However, there are several examples of growers claiming that they were able to assemble multiple cannabis strains on one plant, and even complete a full crop cycle, so that in fact they shortened from one plant of cannabis several different cannabinoid profiles.

It is a more complicated practice than the cuttings, but which does not require specific equipment or scientific knowledge, anyone can try the experiment. Assembling strains with different flowering times will inevitably lead to problems, especially when it comes to feeding the plant. The finished product will not always be the same compared to a conventionally grown plant.

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How to assemble a cannabis plant?

The term "plant assemblage" generally describes a method of vegetative propagation (propagation that does not occur by the act of fertilization or the transfer of inherited seed from one organism to another, similar to cuttings for example). This is an ancient farming method that has been documented since the times of China and Mesopotamia, especially in fruit trees.

The essence of the technique is an action that connects a cut branch of a plant (the graft) and its transplantation on another plant ((called "host"). Over time, the two plants will merge into one. plant, the graft can keep some of its original properties and characteristics, mainly those concerning taste and its chemical profile, and at the same time acquire new traits which are often related to rooting or other.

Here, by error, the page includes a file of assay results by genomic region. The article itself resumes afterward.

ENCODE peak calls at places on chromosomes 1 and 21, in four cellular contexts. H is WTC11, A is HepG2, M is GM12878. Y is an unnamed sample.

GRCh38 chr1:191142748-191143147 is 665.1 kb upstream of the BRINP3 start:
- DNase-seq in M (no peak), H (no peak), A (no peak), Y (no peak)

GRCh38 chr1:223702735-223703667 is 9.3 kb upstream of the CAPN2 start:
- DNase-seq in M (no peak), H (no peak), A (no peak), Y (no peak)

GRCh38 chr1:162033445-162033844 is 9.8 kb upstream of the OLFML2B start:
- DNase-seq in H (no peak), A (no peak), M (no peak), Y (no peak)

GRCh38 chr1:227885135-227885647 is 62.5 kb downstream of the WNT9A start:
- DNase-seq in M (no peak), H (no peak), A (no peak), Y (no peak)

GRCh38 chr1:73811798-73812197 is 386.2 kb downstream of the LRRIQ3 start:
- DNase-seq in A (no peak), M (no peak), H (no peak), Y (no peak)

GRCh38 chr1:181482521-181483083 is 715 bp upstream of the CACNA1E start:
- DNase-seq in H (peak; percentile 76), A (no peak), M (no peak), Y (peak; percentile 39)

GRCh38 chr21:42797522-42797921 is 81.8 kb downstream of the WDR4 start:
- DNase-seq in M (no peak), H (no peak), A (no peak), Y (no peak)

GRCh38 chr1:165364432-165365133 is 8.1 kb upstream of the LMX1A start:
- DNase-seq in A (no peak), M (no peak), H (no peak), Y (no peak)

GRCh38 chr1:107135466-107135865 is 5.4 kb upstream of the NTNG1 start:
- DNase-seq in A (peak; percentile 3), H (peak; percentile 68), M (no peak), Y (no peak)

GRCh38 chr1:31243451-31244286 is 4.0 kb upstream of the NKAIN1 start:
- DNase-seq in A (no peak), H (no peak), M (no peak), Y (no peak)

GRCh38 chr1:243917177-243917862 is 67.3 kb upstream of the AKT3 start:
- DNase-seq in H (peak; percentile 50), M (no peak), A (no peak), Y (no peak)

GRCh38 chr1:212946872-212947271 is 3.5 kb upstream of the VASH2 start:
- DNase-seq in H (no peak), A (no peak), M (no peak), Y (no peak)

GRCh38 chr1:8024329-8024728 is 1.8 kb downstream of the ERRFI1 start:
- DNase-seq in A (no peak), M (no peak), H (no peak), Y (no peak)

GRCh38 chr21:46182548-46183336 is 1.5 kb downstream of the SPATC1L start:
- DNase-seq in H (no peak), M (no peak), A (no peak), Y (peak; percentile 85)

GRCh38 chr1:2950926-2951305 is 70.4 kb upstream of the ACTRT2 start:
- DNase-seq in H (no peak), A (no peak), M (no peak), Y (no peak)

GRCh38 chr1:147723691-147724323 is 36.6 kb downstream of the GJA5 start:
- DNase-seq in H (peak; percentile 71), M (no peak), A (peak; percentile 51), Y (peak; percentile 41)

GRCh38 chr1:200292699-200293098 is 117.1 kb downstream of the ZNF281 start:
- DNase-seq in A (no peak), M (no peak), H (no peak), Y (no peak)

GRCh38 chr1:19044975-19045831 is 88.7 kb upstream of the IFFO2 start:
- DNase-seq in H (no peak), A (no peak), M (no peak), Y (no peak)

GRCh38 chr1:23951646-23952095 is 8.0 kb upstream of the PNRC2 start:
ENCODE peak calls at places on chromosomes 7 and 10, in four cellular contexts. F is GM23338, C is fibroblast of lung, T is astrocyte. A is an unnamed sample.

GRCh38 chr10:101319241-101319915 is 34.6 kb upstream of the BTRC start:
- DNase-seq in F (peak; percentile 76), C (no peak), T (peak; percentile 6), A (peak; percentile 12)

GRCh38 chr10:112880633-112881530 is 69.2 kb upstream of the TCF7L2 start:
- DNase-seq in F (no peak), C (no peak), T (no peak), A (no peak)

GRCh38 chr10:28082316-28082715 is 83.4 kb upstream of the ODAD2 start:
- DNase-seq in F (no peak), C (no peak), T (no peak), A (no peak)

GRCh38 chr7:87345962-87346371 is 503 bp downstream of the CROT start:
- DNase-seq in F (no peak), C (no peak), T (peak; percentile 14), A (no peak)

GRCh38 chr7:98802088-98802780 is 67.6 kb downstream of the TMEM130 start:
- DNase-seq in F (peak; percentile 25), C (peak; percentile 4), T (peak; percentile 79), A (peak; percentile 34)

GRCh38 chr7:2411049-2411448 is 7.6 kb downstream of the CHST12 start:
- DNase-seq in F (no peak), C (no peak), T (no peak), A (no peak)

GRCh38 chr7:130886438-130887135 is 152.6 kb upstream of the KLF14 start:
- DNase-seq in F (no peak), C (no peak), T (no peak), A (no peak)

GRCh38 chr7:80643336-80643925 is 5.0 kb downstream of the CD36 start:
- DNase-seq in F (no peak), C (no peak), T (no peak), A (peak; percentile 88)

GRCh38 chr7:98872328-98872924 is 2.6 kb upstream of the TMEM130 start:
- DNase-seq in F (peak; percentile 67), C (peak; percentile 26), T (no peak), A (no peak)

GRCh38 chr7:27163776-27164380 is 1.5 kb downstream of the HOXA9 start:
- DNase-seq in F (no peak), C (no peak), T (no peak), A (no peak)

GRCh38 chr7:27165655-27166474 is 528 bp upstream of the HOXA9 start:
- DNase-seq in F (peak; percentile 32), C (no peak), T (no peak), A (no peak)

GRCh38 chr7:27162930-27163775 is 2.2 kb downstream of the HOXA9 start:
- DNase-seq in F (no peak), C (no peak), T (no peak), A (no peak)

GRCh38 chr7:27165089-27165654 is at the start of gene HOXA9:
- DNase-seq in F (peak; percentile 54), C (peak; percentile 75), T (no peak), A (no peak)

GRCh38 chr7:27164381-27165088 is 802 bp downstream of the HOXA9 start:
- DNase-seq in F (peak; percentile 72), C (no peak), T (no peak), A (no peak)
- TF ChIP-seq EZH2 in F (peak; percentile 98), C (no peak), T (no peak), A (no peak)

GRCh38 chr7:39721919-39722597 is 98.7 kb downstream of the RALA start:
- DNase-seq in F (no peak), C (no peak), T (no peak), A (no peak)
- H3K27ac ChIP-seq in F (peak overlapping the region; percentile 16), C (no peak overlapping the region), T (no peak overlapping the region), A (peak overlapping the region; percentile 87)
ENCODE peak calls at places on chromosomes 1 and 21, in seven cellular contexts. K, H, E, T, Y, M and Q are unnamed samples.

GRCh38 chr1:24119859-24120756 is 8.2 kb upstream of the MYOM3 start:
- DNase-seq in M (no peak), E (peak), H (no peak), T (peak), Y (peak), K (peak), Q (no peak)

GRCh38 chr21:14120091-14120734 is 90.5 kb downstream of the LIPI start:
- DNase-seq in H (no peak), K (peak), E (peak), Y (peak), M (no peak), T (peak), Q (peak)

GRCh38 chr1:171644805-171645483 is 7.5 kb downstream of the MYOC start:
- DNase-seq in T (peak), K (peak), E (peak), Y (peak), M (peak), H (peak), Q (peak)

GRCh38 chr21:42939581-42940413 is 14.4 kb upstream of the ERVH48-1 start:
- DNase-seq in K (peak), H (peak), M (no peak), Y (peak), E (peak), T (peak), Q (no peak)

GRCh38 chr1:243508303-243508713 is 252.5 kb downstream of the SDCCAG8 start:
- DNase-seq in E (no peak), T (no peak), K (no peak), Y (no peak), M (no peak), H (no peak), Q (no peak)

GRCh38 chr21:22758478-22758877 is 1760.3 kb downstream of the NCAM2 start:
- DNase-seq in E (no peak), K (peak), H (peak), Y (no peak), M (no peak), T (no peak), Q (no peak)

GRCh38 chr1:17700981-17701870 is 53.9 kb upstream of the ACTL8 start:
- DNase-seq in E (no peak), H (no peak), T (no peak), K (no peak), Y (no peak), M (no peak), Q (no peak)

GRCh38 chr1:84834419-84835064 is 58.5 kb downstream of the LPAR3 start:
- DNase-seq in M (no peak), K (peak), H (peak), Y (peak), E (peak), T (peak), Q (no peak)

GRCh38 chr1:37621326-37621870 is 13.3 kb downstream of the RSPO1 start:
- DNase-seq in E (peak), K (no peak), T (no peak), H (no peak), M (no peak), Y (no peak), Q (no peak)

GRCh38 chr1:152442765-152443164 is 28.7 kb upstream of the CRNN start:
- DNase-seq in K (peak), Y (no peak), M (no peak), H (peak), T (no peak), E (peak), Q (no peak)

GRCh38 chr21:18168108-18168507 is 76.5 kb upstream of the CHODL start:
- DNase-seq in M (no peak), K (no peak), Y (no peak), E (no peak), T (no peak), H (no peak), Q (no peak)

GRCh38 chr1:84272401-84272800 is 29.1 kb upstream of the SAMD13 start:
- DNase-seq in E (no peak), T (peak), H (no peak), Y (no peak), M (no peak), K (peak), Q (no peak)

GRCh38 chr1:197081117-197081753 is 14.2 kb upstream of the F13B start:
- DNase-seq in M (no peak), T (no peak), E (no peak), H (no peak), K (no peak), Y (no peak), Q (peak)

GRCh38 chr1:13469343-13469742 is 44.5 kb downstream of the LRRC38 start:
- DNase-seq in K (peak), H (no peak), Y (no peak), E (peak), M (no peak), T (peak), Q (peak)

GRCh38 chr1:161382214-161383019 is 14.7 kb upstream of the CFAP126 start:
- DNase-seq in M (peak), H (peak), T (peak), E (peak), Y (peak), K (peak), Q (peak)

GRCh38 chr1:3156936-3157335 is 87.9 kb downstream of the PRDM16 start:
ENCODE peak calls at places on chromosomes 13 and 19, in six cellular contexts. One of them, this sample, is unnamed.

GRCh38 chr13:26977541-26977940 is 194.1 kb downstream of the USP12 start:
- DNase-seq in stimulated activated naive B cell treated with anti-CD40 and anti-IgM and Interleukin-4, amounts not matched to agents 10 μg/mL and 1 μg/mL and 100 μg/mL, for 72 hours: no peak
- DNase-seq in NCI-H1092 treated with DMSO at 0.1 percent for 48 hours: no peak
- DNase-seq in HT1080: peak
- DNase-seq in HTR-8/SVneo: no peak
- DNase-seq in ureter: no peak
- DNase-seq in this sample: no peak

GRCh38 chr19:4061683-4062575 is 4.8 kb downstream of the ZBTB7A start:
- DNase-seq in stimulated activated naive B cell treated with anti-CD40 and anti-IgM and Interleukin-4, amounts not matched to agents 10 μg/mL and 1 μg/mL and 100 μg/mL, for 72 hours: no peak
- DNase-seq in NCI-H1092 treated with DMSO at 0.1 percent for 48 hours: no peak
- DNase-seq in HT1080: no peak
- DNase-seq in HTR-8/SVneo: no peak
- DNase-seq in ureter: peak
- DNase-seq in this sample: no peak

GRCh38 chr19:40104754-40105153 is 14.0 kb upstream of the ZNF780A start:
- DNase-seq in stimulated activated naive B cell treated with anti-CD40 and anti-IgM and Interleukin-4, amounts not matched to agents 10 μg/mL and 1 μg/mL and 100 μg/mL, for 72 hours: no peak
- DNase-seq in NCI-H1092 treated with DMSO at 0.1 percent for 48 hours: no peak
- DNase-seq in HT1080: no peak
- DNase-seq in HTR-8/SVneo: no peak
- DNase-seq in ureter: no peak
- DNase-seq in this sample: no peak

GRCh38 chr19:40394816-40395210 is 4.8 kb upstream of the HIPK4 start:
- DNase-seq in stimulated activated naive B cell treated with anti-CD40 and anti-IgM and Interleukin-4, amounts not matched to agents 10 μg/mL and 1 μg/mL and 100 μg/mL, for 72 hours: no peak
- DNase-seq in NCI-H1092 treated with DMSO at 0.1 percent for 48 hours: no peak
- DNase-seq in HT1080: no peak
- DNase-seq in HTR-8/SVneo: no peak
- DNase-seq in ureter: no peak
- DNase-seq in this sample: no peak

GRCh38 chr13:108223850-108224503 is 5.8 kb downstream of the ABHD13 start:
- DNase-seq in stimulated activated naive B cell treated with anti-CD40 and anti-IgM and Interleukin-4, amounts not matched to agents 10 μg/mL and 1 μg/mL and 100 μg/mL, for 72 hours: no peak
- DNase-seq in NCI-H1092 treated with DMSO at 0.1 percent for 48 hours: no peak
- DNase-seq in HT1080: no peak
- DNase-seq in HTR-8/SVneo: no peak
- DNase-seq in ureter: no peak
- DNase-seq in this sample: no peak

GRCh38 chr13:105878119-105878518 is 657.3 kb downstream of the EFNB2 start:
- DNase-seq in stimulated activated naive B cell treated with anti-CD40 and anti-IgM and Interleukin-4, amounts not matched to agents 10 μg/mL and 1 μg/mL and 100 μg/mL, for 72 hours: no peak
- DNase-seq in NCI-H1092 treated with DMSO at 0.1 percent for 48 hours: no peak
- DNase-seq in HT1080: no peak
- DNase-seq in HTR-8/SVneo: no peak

Equipment required:

  • shears
  • Blade / sharp knife / scissors
  • Parafilm (“grafting tape”)
  • Plastic bags (preferably with a sealer)
  • Sprayer containing an irrigation solution (with a little fertilizer)
  • Galvanized wire / some metal wires
  • Glass of water
  • clean cutting board

How to do a cannabis transplant?

1. Choose a healthy cannabis plant from which you will cut a branch that will serve as a scion. At the same time, find a healthy area on another healthy plant that will serve you to receive your graft. Make sure that the graft branch and your grafting area are about the same diameter.

2. Remove most of the leaves from the scion, making sure to leave a few leaves at the top of your branch.